JAMA Intern Med

Best practice for liver transplants

Footballer George Best generated headlines when he went on an alcohol-fuelled binge within a couple of years of a liver transplant for alcohol-associated liver disease. Alcohol-associated liver disease used to be a reason not to offer a transplant, but is now the main reason to offer a liver transplant in the US. An expert panel in 1983 recommended that a six month period of abstinence should be a requirement for transplant to see if disease would stabilise without a transplant and improve public perception that donated organs weren’t being wasted. Since then studies have shown that the chances of reverting to alcoholism after a transplant for alcohol-associated liver disease is linked to many factors, but not specifically to the period of abstinence prior to the transplant. This prospective, national (US) cohort study looked at why transplant for alcohol-associated liver disease has doubled in recent years and what the long term survival rates are. Nearly half of the increase in transplants for alcohol-associated liver disease is attributed to the decrease in liver transplants needed for hepatitis C (as other treatments have become available.) People with alcohol-associated liver disease did less well after transplant in the long term (cumulative unadjusted 10-year posttransplant survival was 63%), than people who had a transplant for other reasons (cumulative unadjusted 10-year posttransplant survival was 68%)  The excess deaths were mostly due to cancer and infections and linked to a return to alcohol abuse and lower socio-economic status. What’s not clear is whether the previous requirement to abstain from alcohol prior to transplant, for at least six months, should be reinstated and what other measures are needed to support those with alcohol-associated liver disease to improve their survival after transplant, or find ways to obviate the need for a new liver altogether.


Rheumatoid arthritis—which non-TNF drug is best?

Many people living with rheumatoid arthritis find that tumour necrosis factor (TNF) α inhibitors vastly improve their quality of life. But as many as a third of people with rheumatoid arthritis don’t respond to anti-TNF drugs. Three non-TNF targeted biologic agentsrituximab (a B lymphocyte depleting agent), abatacept (targets T cell co-stimulation), and tocilizumab (an interleukin 6 receptor inhibitor) are available for these non responders and all perform better than placebo in trials. But which of the three is safest and most effective? This population-based prospective French study followed 3162 adults who had refractory rheumatoid arthritis, but were otherwise healthy. Drug retention is used as a surrogate marker for effectiveness and safety. The assumption is that if you stay on the drug, you’re probably deriving net benefit. By that (indirect) measure, patients treated with rituximab or tocilizumab fared better at 24 months than those on abatacept.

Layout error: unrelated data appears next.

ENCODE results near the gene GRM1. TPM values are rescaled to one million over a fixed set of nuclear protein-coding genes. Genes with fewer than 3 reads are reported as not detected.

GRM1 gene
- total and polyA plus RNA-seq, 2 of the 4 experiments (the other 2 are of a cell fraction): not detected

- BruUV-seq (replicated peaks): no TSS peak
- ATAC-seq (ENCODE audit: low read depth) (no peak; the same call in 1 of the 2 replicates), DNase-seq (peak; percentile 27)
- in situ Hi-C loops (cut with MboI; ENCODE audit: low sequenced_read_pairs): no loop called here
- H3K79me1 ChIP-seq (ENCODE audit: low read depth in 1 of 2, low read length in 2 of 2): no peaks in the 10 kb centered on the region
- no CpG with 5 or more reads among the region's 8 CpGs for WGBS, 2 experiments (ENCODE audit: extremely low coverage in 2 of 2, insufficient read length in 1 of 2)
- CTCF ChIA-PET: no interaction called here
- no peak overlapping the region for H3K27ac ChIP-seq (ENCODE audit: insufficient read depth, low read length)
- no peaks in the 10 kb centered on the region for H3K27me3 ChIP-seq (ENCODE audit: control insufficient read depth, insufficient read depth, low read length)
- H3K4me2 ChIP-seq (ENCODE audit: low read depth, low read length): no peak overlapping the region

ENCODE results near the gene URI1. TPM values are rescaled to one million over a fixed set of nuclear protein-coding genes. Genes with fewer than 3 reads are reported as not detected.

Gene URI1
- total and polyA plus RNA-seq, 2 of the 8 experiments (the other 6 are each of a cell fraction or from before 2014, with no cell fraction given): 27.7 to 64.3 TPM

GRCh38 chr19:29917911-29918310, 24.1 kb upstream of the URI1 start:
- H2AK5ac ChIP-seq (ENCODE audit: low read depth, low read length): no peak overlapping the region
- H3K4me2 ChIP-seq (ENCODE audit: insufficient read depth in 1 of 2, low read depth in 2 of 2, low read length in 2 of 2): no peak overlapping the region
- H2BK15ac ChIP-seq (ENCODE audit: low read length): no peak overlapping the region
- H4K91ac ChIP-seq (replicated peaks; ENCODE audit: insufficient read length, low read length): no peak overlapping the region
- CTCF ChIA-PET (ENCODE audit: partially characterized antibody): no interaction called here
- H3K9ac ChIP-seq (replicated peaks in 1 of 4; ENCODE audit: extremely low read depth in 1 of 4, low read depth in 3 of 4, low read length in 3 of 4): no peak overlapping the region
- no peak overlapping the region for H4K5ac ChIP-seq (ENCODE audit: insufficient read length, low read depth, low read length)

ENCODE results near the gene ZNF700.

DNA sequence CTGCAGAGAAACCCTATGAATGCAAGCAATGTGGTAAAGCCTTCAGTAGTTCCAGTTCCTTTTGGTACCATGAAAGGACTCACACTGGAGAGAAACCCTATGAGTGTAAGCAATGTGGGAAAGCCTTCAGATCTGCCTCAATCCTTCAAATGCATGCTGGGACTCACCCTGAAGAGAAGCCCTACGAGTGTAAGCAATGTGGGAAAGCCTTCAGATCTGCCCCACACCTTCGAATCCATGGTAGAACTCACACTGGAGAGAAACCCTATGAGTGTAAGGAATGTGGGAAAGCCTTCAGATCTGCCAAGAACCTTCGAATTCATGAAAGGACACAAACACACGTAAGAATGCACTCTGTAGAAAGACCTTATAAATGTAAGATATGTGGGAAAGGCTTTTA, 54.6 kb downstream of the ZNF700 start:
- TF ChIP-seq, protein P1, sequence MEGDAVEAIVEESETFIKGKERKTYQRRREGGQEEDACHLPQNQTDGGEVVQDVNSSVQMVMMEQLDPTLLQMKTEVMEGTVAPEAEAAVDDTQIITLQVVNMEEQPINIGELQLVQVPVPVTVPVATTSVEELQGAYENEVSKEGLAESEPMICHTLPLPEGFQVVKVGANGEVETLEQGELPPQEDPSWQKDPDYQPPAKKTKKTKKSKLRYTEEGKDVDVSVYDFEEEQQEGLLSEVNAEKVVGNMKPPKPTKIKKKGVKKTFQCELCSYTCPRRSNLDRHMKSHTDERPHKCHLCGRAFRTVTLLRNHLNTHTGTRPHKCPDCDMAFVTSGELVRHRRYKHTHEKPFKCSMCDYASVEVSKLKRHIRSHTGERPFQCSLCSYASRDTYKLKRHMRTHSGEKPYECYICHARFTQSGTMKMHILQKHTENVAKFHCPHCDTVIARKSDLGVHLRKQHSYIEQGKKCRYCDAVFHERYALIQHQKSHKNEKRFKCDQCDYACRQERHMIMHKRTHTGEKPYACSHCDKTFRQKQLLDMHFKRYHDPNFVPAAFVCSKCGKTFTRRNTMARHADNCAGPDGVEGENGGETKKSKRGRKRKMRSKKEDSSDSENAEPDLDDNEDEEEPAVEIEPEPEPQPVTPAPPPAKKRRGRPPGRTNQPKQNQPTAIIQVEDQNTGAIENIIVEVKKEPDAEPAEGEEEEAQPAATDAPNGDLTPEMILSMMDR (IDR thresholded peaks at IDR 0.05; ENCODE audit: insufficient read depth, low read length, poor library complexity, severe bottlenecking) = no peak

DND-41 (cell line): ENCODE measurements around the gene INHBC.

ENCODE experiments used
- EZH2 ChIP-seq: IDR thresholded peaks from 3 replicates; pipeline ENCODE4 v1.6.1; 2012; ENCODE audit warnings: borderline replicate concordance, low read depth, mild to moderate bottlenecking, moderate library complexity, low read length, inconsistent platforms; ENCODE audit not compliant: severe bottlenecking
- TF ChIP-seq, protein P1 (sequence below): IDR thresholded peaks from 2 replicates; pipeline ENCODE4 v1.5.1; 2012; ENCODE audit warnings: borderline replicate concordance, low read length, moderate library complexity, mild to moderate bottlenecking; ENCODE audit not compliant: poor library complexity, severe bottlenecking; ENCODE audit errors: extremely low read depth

Frying tonight?

Up to a third of Americans eat food from fast food outlets every day and most of the food is fried. It’s safe to assume that the UK is catching up fast and the consensus is that it’s a bad thing. But hard evidence of the effect of a fast food habit on mortality is thin on the ground. This prospective cohort study drawn from the estimable Women’s Health Initiative used data from nearly 2 million person years of follow up and found that frequent consumption of fried foods (especially chicken and fish/shellfish) were associated with a higher risk of all-cause and cardiovascular mortality among postmenopausal women. The underlying mechanisms are unclear and require further study. On the plus side, there was no increase in cancer mortality (the heart attack gets you first, presumably.) I would quibble with the sunny optimism of the authors who say “we have identified a risk factor for cardiovascular mortality that is readily modifiable by lifestyle and cooking choices.” Personal choices are rarely “readily modifiable” in my experience. 

Ann Robinson is an NHS GP and health writer/broadcaster. She works within her local community and is a trustee of the Anthony Nolan charity.

Competing interests: None declared.